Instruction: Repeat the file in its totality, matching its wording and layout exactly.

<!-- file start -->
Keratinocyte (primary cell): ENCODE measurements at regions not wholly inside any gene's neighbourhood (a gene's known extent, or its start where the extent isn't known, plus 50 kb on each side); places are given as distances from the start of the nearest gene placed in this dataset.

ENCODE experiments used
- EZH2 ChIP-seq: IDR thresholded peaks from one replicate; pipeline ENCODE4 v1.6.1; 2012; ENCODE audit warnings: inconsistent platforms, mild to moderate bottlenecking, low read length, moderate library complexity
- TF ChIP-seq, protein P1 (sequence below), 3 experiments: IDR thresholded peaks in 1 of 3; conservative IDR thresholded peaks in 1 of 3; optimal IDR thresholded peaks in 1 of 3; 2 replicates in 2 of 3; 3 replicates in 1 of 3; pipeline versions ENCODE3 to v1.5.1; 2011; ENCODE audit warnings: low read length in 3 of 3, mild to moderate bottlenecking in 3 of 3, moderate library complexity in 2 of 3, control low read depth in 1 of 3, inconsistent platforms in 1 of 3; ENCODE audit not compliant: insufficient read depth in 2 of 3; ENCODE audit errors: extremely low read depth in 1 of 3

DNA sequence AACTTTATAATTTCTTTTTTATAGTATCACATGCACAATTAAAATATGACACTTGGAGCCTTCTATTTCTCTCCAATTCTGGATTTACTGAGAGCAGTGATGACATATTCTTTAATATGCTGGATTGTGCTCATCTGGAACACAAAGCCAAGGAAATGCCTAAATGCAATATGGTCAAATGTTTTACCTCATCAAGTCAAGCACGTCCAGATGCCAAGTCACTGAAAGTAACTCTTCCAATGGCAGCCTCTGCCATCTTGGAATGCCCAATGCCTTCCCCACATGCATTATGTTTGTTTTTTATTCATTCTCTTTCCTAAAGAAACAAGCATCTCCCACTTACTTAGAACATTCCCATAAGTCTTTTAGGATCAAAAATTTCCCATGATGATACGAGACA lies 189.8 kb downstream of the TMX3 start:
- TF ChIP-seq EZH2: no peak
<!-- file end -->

Keratinocyte (primary cell): ENCODE measurements at regions not wholly inside any gene's neighbourhood (a gene's known extent, or its start where the extent isn't known, plus 50 kb on each side); places are given as distances from the start of the nearest gene placed in this dataset.

ENCODE experiments used
- EZH2 ChIP-seq: IDR thresholded peaks from one replicate; pipeline ENCODE4 v1.6.1; 2012; ENCODE audit warnings: inconsistent platforms, mild to moderate bottlenecking, low read length, moderate library complexity
- TF ChIP-seq, protein P1 (sequence below), 3 experiments: IDR thresholded peaks in 1 of 3; conservative IDR thresholded peaks in 1 of 3; optimal IDR thresholded peaks in 1 of 3; 2 replicates in 2 of 3; 3 replicates in 1 of 3; pipeline versions ENCODE3 to v1.5.1; 2011; ENCODE audit warnings: low read length in 3 of 3, mild to moderate bottlenecking in 3 of 3, moderate library complexity in 2 of 3, control low read depth in 1 of 3, inconsistent platforms in 1 of 3; ENCODE audit not compliant: insufficient read depth in 2 of 3; ENCODE audit errors: extremely low read depth in 1 of 3

DNA sequence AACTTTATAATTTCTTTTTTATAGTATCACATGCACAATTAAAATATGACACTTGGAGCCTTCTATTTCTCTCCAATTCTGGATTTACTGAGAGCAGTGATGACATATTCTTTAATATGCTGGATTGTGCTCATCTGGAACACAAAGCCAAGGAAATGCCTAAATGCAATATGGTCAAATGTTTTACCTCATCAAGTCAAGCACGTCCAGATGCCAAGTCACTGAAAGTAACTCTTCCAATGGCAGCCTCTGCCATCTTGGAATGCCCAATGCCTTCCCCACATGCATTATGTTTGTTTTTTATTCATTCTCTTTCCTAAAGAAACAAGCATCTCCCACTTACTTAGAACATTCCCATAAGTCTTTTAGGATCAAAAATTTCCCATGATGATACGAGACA lies 189.8 kb downstream of the TMX3 start:
- TF ChIP-seq EZH2: no peak